5 SoCal Cities That Are Hell on Earth
From the beaches of La Jolla to the majestic mountains of the Angeles National Forest, from the Joshua trees of the Mojave desert to the gilded canyons off Mulholland Drive, Southern California is a beautiful place.
But, frankly, it can also be hell on earth. If you've ever been stuck in traffic on the 91 freeway in the Inland Empire or tried to find your way around Commerce on a lonely summer night with no GPS to help you out, you know what we mean. It's not all good.
Here are our top 5 hellacious communities in SoCal. Apologies to those who actually live in these places:*
Zorca / Flickr
5. Vernon. If you lived here, you probably wouldn't. Because it's an industrial wasteland just southeast of downtown Los Angeles. Why this 5.2-square-mile town of just 70 registered voters even needs to be its own city is anyone's guess. Well, anyone's educated guess. There's a healthy tax base, 50,000 workers, and a $200-million-a-year city utility. And no soul whatsoever.
4. Sun Valley. It was a toss-up here between Panorama City, Pacoima and North Hollywood. But then we thought about it. And if you really want to capture the spirit of the northeast Valley -- the gangs, the year-round heat, the train tracks, the warehouses, the dust, the decrepit motels, the porn production sets, the residents with chickens in their yards -- Sun Valley really has it all. And it's smack-dab in the middle of all those other scenic locales. If "Breaking Bad" was based in SoCal, it might be happening here.
3. Hawaiian Gardens. Such a lovely name, such a challenged region. In choosing a city to represent the beautiful southeast corner of Los Angeles County, there was a lot of competition: Norwalk. Santa Fe Springs, La Mirada! But Hawaiian Gardens is the little city that could. At only 1 square mile, this Seth Green–sized city has managed to see as many as 1 in 15 residents affiliated with the local gang. And, to be sure services get paid for, a majority of the town's tax revenue comes from the Hawaiian Gardens Casino. If "Boardwalk Empire" was set on the contemporary West Coast, we can imagine it happening here. Allegedly.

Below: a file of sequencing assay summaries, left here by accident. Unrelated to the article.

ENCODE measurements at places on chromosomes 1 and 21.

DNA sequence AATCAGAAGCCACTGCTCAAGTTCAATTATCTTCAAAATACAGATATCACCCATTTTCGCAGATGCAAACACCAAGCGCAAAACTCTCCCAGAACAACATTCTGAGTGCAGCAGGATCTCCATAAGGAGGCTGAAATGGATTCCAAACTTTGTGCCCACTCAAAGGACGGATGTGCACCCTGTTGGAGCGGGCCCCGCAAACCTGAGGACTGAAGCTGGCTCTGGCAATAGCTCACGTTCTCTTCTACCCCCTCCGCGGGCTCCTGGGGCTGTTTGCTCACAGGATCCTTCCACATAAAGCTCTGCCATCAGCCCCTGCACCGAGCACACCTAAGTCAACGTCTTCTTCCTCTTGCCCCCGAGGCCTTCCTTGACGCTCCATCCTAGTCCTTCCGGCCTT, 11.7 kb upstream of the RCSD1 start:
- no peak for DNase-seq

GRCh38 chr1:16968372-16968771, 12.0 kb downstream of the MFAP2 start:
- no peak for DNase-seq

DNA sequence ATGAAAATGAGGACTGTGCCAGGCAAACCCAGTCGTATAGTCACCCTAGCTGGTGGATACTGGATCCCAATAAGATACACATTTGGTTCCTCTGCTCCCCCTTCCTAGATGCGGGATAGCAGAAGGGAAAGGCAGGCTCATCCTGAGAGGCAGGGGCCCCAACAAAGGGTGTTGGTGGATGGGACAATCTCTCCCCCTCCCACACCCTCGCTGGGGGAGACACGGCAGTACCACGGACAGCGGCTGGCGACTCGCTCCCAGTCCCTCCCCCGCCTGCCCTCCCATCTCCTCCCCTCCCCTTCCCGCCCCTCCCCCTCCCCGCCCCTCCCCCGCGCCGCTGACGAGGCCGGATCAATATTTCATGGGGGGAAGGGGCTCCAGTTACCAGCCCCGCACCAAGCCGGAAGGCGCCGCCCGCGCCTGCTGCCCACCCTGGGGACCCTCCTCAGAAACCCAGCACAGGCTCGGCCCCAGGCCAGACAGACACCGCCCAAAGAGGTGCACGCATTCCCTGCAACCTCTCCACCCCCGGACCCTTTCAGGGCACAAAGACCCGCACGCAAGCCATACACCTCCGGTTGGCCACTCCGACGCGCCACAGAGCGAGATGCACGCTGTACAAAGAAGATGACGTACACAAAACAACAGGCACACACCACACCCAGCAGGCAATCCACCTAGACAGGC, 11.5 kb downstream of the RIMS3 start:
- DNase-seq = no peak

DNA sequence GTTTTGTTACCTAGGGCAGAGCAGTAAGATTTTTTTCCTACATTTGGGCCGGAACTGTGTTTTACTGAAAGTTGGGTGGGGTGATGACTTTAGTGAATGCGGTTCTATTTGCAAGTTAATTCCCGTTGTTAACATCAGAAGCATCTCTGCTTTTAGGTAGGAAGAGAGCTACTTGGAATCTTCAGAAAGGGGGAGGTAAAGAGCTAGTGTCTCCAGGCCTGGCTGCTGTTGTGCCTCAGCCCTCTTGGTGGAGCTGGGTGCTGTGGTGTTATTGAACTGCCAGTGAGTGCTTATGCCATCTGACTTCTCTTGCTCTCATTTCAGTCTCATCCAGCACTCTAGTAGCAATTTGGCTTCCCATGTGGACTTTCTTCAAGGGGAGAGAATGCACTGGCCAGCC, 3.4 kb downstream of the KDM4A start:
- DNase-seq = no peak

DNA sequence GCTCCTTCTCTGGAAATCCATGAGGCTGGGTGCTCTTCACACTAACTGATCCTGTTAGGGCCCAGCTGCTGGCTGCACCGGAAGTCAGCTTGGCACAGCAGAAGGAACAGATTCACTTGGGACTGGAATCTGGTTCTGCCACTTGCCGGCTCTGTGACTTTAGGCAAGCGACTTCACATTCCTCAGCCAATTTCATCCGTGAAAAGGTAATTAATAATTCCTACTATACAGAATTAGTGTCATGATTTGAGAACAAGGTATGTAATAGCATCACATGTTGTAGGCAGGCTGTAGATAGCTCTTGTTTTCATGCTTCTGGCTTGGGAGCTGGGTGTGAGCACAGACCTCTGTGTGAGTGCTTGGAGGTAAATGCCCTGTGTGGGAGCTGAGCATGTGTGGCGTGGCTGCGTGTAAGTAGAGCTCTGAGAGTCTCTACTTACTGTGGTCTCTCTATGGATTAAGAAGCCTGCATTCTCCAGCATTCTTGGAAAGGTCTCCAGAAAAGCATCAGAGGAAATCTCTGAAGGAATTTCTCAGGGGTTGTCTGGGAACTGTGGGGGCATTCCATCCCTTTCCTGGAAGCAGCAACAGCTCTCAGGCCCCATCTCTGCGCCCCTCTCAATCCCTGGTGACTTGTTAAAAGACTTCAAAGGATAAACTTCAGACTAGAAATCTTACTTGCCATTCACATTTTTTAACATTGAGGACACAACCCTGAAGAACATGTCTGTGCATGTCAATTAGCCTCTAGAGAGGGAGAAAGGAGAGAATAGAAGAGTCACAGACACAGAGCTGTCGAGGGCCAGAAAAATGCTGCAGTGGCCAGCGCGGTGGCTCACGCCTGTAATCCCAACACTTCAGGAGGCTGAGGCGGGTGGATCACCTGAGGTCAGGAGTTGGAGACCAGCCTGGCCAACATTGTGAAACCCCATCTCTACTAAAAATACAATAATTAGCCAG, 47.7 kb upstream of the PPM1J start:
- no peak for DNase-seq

2. Fontana. If any city represents the historic misfortunes of Southern California, it's Fontana. Once home to the thriving Kaiser Steel Mill, the town of Fontana, like the rest of SoCal, has seen many blue-collar jobs disappear. During the Great Recession, the city became an epicenter for the nation's subprime mortgage meltdown. Half of all borrowers in the region owe more than their houses are worth. Fontana became one of the first municipalities around to float the idea of seizing underwater homes via eminent domain.
The city, one of the largest in the I.E., is proud of its heritage, including being the birthplace of the Hells Angels and home to SoCal's main racing venue, the Auto Club Speedway (NASCAR!). But it's hotter than Hades in summer. And housing-crisis ghost towns abound in the area. But you could do worse. Like our next pick ...
kenji ross / Flickr
1. Barstow. Too easy, right? Dad always used to give joke directions to his friends: First you take a left at Barstow. Yeah, it's the armpit of Southern California, a place en route to both shit and Shinola. Why does this place exist, you ask, except as a pit stop halfway to Vegas? Well, it was a mining town and subsequently became a crossroads, first with the Southern Pacific Railroad, then with Route 66, and now with the 15 freeway. It's a trucking hub, so if you need to live near dumped bodies, this is your place. (We kid!) And, of course, you've probably always told yourself that you need to reside in a midsize city nearest the hottest place on Earth (Baker, California.) You're home. Enjoy.
*We're just having fun with these. Please don't take us too seriously. L.A. Weekly's location isn't exactly heaven on earth. And death threats will not make us like your city better.
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